My dad was a bit of a miser. You know, a cheapskate. To his credit he did start working to pay the bills of his household when he was twelve years old. First a paper route and then other jobs including a stint in the Army. Money wasn’t a frivolous thing ever – it was never for fun, it was serious business.
I remember one day my siblings and I were dying!! We needed ice cream STAT!! So we went to him pleading our sad case and pointing out that cones were only $.15 at the local burger joint – ANYBODY could afford four kids at $.15 each! He declined – there just wasn’t enough money this month he said. And we were dismissed.
I’m sure he felt bad that he couldn’t give that to us – I still wonder if sixty cents would have put us in bankruptcy…
I went into the living room on my 8th birthday and there was a Schwinn Stingray! I could hardly believe that bike leaning on it’s kickstand was mine! I wanted a bike so bad! But this was too much – it overwhelmed my eight year old mind – and I think my first sound after the shock of it all was “WOW Dad, How much did this Cost?!!!”. Yes, I had been indoctrinated well. I felt a little bad that he had spent so much money on me when an ice cream cone was a stretch.
So an eight year old with a new bike – can you guess what happened next? Maintenance! And plenty of it – it started with flat tires (we lived in sticker bush central it seemed) and then other things to fix as my new bike caught the attention of a school yard bully. He seemed delighted to take it from me to wreck it… my beautiful bike rammed into a brick wall while his cronies held me and made me watch…sigh. The trials of youth. I’ll tell you that story another time.
Nevertheless I was often the owner of a bike that didn’t run! Of course you know who I’d take it to…One of my dad’s mantras was “oh, I can’t fix anything, I’m all thumbs when it comes to tools” . So just ask for money to pay the bike shop to fix it. Right? hah! I knew better than to even ask.
So I learned to fix it. It wasn’t that hard, but there were a few sticking places – I learned as I went–mostly by mistakes. But I kept the bike functioning and ridable. Sometimes I would gather pop bottles to recycle for money for tubes and goosenecks and other miscellaneous parts. I made it work, and I was really proud of that bike because it was my best friend in a lot of ways – we had learned a lot together on many different levels. My financial creativity got a good start there – it served me well in business twenty years later as I ran my own freelance art studio.
I grew up with the saying:
Use it up, Wear it out, Make it do, Or do without. Keeping that bike running and many other opportunities to work for Dad made that saying a part of who I am.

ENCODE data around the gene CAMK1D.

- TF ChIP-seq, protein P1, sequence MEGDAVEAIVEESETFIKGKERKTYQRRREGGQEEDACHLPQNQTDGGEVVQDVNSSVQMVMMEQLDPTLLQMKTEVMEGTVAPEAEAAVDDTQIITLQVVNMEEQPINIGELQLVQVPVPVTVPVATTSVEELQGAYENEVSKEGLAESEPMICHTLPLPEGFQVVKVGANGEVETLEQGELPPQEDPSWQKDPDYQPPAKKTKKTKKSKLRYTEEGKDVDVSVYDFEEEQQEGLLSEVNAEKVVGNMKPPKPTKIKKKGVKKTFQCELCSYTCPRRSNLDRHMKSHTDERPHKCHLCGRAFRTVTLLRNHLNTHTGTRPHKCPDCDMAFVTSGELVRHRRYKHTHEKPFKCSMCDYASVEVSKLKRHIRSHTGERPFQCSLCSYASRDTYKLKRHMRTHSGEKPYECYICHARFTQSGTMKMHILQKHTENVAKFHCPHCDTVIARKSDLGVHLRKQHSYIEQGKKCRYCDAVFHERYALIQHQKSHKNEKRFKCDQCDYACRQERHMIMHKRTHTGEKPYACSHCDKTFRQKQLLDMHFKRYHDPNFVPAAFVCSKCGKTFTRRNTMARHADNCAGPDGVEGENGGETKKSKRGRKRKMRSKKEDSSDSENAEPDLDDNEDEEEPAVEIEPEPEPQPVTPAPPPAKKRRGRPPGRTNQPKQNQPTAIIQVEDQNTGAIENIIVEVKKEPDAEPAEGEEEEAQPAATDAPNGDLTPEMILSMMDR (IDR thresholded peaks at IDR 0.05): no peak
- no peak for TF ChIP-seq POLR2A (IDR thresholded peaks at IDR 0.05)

Kathy is the grandmother of 13 grandkids – and several great grandkids! I didn’t think she looked old enough to be a great grandma. And she doesn’t. She married at 16 – but that’s a story she didn’t tell me.
One day not too long ago she was pushing a lightbulb into a sock. Her grandkids were so curious why someone would ever do that! I’ll bet you know–don’t you my internet friend? Why would Kathy be pushing a light bulb into a sock?
She pushed it clear to the toe of the sock and the white of the bulb showed through the hole in the sock. Kathy paused her story and held up her fingers to show the size of a dime as the size of the hole in the sock. She took a needle and thread and started sewing the hole shut – she was darning the sock.
“WHAT ARE YOU DOING??” the grandkids were horrified at the answer “i’m fixing the hole in this sock” Kathy said.
Grandma! You don’t fix that! – you throw the sock away!! They instructed her. They were quite sure she was doing it wrong. She took a minute to try to teach them – she said, “but the hole is so small, and the sock is this big. Why throw all of that good stuff away just because of one small thing that can be fixed so easily. Besides it only takes me 5 minutes to darn the sock.”
They sat and watched her darn that sock – trying to talk her into throwing it away the whole time. I could tell she was proud of that small accomplishment – fixing that sock instead of giving in to the pressure of her grandkids.
She paused her story and looked at me and said “use it up, wear it out, make it do, or do without”. BAM – we were connected – I told her I was raised on that saying and she said she’s from that same generation – and she kind of feels sorry for the “throw it away” generations that are following us.
My conversation with Kathy, seeing how important these concepts are to her still… brought my thoughts back to that stingray and all the other bikes I’ve built and maintained over the years since. I thought about the gardens my dad would plant and then make me weed – and how excellent that food tasted when the harvest started coming in. As I thought about it later I realized I was remembering the sweet taste of “make it do or do without”.
I’m with Kathy – there is value in working with your hands far beyond any monetary savings. I feel a little sorry for those who make it to adulthood not knowing that sweet feeling of having “made it do”. Fixing stuff rocks! I hope they get to learn that – all of the kids in the latest generation…
I hope their dads take them for ice cream every now and again too.
I’m so grateful for a dad that took his thrift and work ethic and taught me – whether I wanted to learn it or not. Grateful. Thanks dad.